When the legislation was amended, the media expressed concern that such orders would be granted more readily. The government responded that the changes codified existing case law whereby Employment Tribunals must have due regard to Convention rights, balancing the qualified right to respect for privacy and family life (Article 8) against the qualified right to freedom of expression (Article 10).
Article 6 (the right to a fair, impartial hearing in public) is also engaged. This principle is captured in rule 50(2) of the Tribunal Rules of Procedure 2013 which states that tribunals must give full weight to the principle of open justice and freedom of expression.
The principle of open justice is of paramount importance. The Supreme Court recently stated: "It is a general principle of our constitutional law that justice is administered by the courts in public and is therefore open to public scrutiny."
The Practice Guidance on Interim Non-Disclosure Orders notes that derogations can: "only be justified in exceptional circumstances, when they are strictly necessary as measures to secure the proper administration of justice." An application must be supported by clear and cogent evidence.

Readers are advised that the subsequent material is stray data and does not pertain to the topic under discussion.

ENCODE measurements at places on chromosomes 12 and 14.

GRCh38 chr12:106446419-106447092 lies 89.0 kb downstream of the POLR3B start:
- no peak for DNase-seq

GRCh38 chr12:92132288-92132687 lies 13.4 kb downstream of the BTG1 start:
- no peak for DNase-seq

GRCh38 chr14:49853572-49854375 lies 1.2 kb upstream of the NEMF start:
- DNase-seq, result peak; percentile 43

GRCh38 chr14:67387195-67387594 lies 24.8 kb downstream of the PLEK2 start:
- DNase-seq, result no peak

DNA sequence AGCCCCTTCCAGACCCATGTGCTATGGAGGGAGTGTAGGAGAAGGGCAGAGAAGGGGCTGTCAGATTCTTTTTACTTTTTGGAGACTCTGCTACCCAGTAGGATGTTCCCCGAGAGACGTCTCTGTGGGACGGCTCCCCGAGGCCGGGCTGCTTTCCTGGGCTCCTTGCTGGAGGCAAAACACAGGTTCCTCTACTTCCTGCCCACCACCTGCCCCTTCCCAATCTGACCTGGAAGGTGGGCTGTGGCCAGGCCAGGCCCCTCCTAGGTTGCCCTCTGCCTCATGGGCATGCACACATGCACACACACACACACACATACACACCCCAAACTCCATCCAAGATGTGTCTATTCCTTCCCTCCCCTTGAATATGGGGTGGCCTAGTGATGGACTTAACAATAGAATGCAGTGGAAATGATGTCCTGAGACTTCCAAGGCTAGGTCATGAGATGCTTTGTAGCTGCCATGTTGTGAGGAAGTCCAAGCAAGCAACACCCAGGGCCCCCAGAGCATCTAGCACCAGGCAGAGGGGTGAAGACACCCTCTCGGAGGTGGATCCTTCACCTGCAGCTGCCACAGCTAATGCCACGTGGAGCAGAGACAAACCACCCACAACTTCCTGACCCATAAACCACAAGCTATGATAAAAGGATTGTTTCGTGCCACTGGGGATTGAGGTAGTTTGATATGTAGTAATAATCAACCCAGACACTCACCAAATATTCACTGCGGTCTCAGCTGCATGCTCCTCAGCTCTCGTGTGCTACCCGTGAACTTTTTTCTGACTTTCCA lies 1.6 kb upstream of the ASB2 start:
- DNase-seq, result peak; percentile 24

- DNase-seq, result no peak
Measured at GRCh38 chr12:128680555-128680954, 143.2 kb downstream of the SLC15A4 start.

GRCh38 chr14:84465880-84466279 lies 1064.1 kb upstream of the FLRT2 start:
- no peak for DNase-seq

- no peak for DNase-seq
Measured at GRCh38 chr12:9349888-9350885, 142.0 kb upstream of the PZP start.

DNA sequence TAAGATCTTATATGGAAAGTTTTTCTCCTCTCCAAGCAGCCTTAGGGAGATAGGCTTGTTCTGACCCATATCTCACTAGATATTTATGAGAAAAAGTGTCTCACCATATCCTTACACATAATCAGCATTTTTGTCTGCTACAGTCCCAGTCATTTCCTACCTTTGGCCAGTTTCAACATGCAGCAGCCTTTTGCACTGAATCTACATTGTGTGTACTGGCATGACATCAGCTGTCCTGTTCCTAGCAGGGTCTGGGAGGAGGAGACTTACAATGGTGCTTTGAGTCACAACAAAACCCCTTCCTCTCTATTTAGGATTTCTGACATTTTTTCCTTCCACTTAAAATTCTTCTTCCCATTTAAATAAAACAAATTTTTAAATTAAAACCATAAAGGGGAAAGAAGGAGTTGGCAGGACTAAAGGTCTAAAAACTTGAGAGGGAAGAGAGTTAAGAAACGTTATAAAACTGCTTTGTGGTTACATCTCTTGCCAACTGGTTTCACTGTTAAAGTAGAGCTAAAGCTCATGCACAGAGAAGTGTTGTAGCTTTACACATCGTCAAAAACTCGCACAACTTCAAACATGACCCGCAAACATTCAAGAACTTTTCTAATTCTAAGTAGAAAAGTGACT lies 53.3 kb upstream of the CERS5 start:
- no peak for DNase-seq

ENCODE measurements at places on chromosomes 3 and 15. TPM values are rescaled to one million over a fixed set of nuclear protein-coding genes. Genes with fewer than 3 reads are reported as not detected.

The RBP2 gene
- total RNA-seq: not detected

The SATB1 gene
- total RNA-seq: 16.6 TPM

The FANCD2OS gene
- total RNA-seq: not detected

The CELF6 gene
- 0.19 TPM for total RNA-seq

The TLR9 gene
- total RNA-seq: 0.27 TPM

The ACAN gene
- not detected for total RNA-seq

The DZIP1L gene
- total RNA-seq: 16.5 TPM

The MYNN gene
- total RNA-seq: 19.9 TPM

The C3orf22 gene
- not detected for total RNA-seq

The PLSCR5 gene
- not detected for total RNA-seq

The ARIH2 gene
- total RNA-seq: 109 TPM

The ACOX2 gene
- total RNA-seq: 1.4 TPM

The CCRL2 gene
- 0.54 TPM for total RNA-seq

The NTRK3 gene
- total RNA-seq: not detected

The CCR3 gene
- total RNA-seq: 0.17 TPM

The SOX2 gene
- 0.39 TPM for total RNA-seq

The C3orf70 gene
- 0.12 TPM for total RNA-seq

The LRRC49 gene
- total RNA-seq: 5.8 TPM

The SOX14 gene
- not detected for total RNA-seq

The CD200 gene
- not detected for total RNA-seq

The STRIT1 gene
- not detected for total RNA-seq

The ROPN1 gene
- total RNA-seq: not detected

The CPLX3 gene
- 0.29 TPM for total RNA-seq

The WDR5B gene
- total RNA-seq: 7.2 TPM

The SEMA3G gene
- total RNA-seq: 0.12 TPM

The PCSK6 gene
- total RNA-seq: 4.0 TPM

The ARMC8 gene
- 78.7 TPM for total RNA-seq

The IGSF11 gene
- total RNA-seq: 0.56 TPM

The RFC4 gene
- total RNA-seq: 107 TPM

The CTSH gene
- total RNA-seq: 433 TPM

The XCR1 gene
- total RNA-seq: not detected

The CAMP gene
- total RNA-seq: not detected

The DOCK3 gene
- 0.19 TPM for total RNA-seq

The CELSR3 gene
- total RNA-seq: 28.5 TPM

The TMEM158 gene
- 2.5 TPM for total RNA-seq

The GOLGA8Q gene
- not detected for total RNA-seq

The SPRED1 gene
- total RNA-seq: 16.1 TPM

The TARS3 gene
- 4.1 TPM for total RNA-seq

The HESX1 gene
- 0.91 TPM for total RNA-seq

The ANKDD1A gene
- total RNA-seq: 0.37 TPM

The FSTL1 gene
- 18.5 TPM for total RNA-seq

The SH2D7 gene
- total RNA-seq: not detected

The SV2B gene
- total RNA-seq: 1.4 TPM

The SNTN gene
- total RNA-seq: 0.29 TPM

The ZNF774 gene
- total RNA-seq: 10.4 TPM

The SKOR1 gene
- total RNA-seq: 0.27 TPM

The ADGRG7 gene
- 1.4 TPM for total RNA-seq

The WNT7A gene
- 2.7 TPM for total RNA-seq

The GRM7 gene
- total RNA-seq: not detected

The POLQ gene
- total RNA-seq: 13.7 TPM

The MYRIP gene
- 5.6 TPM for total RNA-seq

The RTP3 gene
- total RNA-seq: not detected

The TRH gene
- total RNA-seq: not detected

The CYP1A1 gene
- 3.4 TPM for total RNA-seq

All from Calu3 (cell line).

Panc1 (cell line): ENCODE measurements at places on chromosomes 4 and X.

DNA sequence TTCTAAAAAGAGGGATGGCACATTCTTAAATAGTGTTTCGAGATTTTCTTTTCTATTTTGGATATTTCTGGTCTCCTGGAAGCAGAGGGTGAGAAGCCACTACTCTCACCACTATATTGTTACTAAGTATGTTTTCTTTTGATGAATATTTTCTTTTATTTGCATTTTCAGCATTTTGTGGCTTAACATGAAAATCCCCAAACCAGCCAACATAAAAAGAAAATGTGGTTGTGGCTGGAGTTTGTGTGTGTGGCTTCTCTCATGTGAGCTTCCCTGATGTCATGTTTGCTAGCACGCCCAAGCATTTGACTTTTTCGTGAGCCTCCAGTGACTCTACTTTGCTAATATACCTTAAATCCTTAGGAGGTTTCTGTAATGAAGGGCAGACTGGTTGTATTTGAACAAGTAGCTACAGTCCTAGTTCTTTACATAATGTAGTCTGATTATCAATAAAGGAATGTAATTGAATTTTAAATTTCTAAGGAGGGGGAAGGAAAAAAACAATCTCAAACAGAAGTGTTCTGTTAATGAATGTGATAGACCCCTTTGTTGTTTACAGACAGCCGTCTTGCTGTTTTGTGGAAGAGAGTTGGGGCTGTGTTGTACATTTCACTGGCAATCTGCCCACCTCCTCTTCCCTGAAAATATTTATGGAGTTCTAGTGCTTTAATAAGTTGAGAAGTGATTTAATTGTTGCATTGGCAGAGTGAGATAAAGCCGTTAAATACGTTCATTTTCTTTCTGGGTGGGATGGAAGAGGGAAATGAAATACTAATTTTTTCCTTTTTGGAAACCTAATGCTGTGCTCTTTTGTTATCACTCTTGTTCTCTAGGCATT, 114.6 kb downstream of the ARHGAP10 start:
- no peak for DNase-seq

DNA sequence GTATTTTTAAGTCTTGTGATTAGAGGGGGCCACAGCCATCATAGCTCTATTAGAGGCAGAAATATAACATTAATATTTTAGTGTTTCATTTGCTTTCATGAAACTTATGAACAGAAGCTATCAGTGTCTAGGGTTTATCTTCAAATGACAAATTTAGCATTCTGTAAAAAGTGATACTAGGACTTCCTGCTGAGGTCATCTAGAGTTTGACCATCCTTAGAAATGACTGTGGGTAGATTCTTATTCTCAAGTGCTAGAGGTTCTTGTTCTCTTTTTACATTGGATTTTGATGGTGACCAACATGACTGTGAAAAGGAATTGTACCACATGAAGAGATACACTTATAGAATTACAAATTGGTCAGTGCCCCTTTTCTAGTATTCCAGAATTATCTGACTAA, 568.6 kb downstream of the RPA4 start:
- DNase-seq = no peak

Where derogations are justified, they must go no further than is required. Under Rule 50(3) the tribunal has various options available. It may conduct the hearing wholly or mainly in private or it may restrict identification of witnesses, parties or other persons. The former involves the greatest degree of interference with open justice and is the most challenging to obtain.
Recent case law
Two recent cases illustrate the approach. In BBC v Roden, the Employment Appeal Tribunal set aside a permanent anonymity order in a case involving unproven allegations of sexual misconduct. Roden's fixed-term contract was not renewed after concerns about his conduct towards young adults were raised with the BBC. Other unproven allegations of sexual misconduct were brought into evidence at the hearing.